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4 reasons Chris Christie might not win a presidential race in 2016

November 6, 2013, at 11:10 AM
 
Gov. Chris Christie may have some skeletons in his closet. 

Gov. Chris Christie may have some skeletons in his closet.  Photo: (REUTERS/Eduardo Munoz)

Nearly every story on New Jersey Gov. Chris Christie's (R) landslide re-election win last night suggested he would use it as a justification to run for president in 2016.

The New York Times called it "a victory that vaulted him to the front ranks of Republican presidential contenders and made him his party's foremost proponent of pragmatism over ideology."

The Washington Post says "his victory in a solidly blue state will be touted as a model for a party that needs to expand its coalition in national campaigns."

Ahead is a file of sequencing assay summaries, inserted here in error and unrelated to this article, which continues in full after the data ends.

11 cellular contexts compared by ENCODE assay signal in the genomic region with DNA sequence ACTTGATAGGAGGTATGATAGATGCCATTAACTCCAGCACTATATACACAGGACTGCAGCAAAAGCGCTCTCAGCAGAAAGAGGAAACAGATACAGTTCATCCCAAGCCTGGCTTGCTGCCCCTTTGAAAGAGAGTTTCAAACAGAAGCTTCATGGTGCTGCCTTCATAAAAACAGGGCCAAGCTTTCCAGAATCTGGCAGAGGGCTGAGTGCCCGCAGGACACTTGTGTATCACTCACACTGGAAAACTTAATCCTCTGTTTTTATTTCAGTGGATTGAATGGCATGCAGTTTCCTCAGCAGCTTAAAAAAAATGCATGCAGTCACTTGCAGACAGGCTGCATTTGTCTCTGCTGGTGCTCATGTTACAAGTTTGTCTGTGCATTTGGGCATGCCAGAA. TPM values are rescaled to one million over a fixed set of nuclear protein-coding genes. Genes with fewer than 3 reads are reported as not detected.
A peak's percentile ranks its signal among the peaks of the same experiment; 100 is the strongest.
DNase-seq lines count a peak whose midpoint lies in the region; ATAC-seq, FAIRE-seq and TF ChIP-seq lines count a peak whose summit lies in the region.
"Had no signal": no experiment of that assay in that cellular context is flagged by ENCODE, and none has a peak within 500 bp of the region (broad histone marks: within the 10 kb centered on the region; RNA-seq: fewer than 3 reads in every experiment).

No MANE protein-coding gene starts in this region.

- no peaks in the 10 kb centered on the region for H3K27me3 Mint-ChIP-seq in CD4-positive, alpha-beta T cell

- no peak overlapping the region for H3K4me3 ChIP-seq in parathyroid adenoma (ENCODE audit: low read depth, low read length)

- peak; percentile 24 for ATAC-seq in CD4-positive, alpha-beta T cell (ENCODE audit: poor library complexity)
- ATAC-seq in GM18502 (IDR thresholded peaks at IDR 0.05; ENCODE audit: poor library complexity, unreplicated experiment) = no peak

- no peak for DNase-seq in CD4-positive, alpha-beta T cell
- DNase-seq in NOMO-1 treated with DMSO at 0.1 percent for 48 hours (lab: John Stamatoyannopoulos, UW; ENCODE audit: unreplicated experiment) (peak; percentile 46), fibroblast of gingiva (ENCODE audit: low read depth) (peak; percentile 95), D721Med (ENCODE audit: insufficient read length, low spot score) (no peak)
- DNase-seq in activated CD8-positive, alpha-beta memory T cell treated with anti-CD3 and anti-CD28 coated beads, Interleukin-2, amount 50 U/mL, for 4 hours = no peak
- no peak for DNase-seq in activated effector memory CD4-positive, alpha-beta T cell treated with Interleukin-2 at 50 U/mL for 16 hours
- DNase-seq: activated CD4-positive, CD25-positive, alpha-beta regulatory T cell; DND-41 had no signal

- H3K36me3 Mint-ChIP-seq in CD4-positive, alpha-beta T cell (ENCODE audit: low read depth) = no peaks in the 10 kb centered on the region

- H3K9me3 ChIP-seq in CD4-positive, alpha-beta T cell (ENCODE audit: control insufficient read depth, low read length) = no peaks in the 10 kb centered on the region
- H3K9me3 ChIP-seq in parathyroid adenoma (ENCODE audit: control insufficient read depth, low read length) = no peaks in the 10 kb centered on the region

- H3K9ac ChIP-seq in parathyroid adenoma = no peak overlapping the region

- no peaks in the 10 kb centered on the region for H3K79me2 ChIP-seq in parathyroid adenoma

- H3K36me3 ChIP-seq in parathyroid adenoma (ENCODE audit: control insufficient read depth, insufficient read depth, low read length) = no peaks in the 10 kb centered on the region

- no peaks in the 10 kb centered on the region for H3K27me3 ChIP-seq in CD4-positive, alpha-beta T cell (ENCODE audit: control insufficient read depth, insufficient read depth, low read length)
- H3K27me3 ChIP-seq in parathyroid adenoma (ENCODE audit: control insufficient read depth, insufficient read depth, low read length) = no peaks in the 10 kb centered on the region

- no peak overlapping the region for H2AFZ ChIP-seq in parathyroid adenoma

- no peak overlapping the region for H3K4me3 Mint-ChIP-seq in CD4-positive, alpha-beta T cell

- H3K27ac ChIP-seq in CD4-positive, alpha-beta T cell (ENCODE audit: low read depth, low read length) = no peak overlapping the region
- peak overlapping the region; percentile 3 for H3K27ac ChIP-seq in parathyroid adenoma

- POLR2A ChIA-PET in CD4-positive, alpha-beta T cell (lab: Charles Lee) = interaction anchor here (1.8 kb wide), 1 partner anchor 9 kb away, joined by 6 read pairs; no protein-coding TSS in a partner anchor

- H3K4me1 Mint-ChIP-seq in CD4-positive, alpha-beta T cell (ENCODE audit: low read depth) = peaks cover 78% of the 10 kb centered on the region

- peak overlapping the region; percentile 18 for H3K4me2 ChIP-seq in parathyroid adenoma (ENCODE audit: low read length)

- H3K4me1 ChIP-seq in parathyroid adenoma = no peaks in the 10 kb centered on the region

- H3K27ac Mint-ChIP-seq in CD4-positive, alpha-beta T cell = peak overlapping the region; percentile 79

Christie even used his victory speech to sound themes he might use in a presidential race, from hitting Washington dysfunction to touting his bipartisan support.

Still, there are many things that should concern Christie supporters if he makes a White House run:

1. As First Read notes, Christie lost voters ages 18-29 to challenger Barbara Buono (D), 51 percent to 49 percent. "This is less a Christie issue than a larger problem for the GOP. The GOP's age gap is growing, and the fact that younger voters are becoming so loyal to the Dem Party is something that is a long-term issue."

2. Jonathan Chait points out that Christie's "ideological deviations are not fake. They're real. Christie has openly endorsed gun control, called for a path to citizenship for illegal immigrants, and conceded the legitimacy of climate science." None of these positions will endear him the the GOP base in presidential primaries.

3. As has been highlighted in the new book, Double Down, Christie may have skeletons in his closet that prevented Mitt Romney from choosing his as his vice presidential running mate in 2012.

4. Even though Christie won by more than 20 points, exit polls suggested he would lose in a head-to-head match up against Hillary Clinton, 48 percent to 44 percent.

 

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